A mural on Germantown Avenue celebrates Harriett Tubman and other heroes of the Underground Railroad

It makes sense that the nation’s only major annual conference about the Underground Railroad happens in Philly.

The city was a frequent stop for abolitionist Harriet Tubman, and played a large role in the network taking Black Americans from enslavement in the South to free lives up North.

Temple University has held the one-of-a-kind academic gathering centered around the pipeline to freedom for 17 years now, thanks to organizing professor Nilgün Anadolu-Okur. Free and open to the public, the Underground Railroad and Black History Conference celebrates figures who made it happen, such as Tubman, Frederick Douglass and Philly’s own William Still and Lucretia Mott. This year’s edition happens on Wednesday.

“I think Temple is setting forth a model with this conference,” said Anadolu-Okur, a professor in the Department of Africalogy and African American Studies. “It will be a major event.”

This year’s theme focuses on translating past learnings for future generations: “How do we teach Black history in the digital age?”

Anadolu-Okur launched the event in 2003 after she was inspired by a portrait of a woman she soon discovered was Harriet Tubman.

“She’s extremely brave, this woman has to be studied,” Anadolu-Okur recalled thinking. “So we’re going to do a conference once a year and bring her up.”

Along with Temple’s African American studies department, she created the conference with the goal of spreading more information about how much real people risked to end the institution of enslavement. In this divisive political and social climate, Anadolu-Okur said, it’s especially important to remember how human beings connected and worked together to accomplish something so significant.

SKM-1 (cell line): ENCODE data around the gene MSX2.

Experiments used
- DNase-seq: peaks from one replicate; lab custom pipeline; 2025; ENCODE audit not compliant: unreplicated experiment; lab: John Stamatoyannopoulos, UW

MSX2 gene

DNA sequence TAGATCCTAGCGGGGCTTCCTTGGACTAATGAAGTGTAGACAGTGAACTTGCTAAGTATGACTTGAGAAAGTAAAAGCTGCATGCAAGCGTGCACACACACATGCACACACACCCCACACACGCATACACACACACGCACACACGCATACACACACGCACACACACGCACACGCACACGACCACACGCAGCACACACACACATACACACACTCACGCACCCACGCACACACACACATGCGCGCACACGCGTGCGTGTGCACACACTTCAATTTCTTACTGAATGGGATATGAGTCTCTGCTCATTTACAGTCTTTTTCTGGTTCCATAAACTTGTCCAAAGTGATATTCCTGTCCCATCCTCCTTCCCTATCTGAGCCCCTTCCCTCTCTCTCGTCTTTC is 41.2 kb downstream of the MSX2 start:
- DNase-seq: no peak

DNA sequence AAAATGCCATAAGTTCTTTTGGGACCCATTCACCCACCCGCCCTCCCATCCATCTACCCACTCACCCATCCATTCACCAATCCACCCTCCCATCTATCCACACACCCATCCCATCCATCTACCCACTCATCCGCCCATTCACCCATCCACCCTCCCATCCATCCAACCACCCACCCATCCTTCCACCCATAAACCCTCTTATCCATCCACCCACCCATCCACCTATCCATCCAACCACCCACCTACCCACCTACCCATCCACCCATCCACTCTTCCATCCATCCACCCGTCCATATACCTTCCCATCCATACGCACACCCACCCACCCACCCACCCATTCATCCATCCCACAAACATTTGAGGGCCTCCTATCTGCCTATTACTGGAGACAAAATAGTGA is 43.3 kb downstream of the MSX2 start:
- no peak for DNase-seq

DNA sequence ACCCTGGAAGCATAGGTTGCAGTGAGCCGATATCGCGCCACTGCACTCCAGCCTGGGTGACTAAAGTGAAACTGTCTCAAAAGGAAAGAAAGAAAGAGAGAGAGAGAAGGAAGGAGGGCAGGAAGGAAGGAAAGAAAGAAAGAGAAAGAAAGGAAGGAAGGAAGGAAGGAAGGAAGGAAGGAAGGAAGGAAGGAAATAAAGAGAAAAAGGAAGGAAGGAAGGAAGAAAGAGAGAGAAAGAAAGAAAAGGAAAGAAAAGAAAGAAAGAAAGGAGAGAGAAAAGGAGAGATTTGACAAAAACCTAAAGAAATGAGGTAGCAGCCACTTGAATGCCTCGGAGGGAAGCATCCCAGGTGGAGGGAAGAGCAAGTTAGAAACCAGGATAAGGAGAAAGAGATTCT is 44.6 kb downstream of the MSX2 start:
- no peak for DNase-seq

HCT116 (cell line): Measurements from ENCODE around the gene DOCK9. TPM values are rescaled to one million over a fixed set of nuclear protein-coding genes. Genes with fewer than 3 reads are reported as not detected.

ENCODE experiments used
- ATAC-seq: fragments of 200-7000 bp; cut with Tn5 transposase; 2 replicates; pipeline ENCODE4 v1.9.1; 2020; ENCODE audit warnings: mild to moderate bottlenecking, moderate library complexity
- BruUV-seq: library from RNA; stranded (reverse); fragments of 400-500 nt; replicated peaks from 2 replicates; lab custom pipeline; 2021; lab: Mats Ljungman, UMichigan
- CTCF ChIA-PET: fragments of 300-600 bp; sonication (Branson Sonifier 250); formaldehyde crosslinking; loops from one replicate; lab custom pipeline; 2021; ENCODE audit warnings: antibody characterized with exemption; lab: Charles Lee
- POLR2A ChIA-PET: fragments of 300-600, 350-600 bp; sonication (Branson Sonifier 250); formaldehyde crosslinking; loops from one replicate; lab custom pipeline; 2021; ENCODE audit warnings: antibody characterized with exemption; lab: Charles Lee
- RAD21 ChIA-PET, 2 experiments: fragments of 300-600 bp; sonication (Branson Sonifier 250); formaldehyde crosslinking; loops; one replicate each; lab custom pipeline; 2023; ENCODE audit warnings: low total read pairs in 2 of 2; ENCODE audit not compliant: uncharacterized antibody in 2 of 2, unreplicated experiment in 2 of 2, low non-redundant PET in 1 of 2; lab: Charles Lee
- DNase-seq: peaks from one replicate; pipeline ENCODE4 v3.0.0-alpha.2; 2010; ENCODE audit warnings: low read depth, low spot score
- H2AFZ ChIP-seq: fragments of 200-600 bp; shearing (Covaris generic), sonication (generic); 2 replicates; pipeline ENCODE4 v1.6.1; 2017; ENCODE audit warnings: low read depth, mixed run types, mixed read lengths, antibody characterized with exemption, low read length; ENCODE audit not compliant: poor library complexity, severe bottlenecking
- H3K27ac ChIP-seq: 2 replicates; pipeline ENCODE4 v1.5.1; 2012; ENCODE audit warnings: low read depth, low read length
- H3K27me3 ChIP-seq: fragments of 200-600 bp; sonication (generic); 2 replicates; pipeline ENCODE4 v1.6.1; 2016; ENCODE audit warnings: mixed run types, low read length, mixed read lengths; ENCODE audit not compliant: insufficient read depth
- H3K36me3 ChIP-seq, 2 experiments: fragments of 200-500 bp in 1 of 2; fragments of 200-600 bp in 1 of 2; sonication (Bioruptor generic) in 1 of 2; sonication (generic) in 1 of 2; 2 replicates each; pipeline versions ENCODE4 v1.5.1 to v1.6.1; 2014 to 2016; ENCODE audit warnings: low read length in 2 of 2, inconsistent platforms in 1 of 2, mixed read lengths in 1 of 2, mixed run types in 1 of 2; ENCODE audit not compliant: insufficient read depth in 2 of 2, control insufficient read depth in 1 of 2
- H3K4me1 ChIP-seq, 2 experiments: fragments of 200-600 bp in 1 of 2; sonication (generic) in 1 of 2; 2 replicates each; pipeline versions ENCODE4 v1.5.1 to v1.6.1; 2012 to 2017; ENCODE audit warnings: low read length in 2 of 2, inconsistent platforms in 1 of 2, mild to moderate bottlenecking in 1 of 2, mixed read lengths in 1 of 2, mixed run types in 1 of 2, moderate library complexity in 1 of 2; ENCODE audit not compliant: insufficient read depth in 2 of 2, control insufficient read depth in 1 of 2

“They didn’t know each other, just trust,” Anadolu-Okur said of the people operating abolitionist networks. “Can we have this kind of trust nowadays? Where’s all that beautiful camaraderie? It’s all gone. But in 1830s until the beginning of the Civil War, it was very powerful and many people risked their lives.”

Temple’s African American Studies department has its own storied history. The program is one of the oldest in the country. Temple’s Africology department also became the first of its kind to offer a doctoral program in 1987, created by the person who is now its chair, Dr. Molefi Kete Asante.

MK Asante, a filmmaker, Morgan State University professor and Dr. Asante’s son, is the conference’s keynote speaker. His speech, “While Black: Black History at the Digital Age,” plans to explore how tech and data has expanded access to Black history research. It’s an exclamation point at the beginning of the conference, dedicated this year to the topic.

In 2018, technology helped preservationists identify the South Philly home of prolific abolitionist William Still, a Philadelphia man said to be “second only to Harriet Tubman in Underground Railroad operations.”  Tubman herself spent time at the house during her decade of leading enslaved Black Americans from enslavement in the South to freedom in the North.

“I think [the digital age] has created wonders for us,” Anadolu-Okur said. “Because now we are able to unearth documents, manuscripts, deeds, and we learn more about the Underground Railroad network because of this digital mapping.”

The day of programing at Walk Auditorium begins at 9:30 a.m. on Wednesday, Feb. 19.

It comprises a keynote address, educational break-out sessions, a performance from Harriet Tubman historian and re-enactor Millicent Sparks and a panel on digital media, which will include this reporter.

Organizers expect the 150-seat space to be full throughout the program, which is presented in partnership with the College of Liberal Arts, Temple Libraries and the Charles L. Blockson Afro-American Collection.

Layla A. Jones (she/her) was a general assignment reporter for Billy Penn from 2019 to 2021. Her work has helped underserved community organizations, earned free repairs for property owners who sustained...